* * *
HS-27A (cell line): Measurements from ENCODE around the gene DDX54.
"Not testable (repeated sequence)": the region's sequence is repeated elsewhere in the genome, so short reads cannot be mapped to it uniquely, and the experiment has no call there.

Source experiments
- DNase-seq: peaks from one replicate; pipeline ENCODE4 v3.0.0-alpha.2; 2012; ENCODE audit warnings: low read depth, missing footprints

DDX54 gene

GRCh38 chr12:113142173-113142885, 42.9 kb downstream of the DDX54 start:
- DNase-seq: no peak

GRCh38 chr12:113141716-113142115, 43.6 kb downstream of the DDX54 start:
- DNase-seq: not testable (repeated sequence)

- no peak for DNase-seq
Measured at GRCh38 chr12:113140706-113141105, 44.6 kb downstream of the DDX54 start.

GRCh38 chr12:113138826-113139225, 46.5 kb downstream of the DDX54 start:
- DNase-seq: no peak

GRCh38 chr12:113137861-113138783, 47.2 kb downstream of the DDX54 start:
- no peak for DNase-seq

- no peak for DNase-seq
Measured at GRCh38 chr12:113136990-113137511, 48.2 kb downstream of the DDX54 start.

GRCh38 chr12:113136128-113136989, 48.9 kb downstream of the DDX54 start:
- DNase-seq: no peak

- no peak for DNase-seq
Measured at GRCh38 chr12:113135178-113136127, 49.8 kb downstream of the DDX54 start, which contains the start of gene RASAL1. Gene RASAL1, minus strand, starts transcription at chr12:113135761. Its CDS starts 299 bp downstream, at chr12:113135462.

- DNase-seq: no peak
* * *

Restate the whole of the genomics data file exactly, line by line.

HS-27A (cell line): Measurements from ENCODE around the gene DDX54.
"Not testable (repeated sequence)": the region's sequence is repeated elsewhere in the genome, so short reads cannot be mapped to it uniquely, and the experiment has no call there.

Source experiments
- DNase-seq: peaks from one replicate; pipeline ENCODE4 v3.0.0-alpha.2; 2012; ENCODE audit warnings: low read depth, missing footprints

DDX54 gene

GRCh38 chr12:113142173-113142885, 42.9 kb downstream of the DDX54 start:
- DNase-seq: no peak

GRCh38 chr12:113141716-113142115, 43.6 kb downstream of the DDX54 start:
- DNase-seq: not testable (repeated sequence)

- no peak for DNase-seq
Measured at GRCh38 chr12:113140706-113141105, 44.6 kb downstream of the DDX54 start.

GRCh38 chr12:113138826-113139225, 46.5 kb downstream of the DDX54 start:
- DNase-seq: no peak

GRCh38 chr12:113137861-113138783, 47.2 kb downstream of the DDX54 start:
- no peak for DNase-seq

- no peak for DNase-seq
Measured at GRCh38 chr12:113136990-113137511, 48.2 kb downstream of the DDX54 start.

GRCh38 chr12:113136128-113136989, 48.9 kb downstream of the DDX54 start:
- DNase-seq: no peak

- no peak for DNase-seq
Measured at GRCh38 chr12:113135178-113136127, 49.8 kb downstream of the DDX54 start, which contains the start of gene RASAL1. Gene RASAL1, minus strand, starts transcription at chr12:113135761. Its CDS starts 299 bp downstream, at chr12:113135462.

- DNase-seq: no peak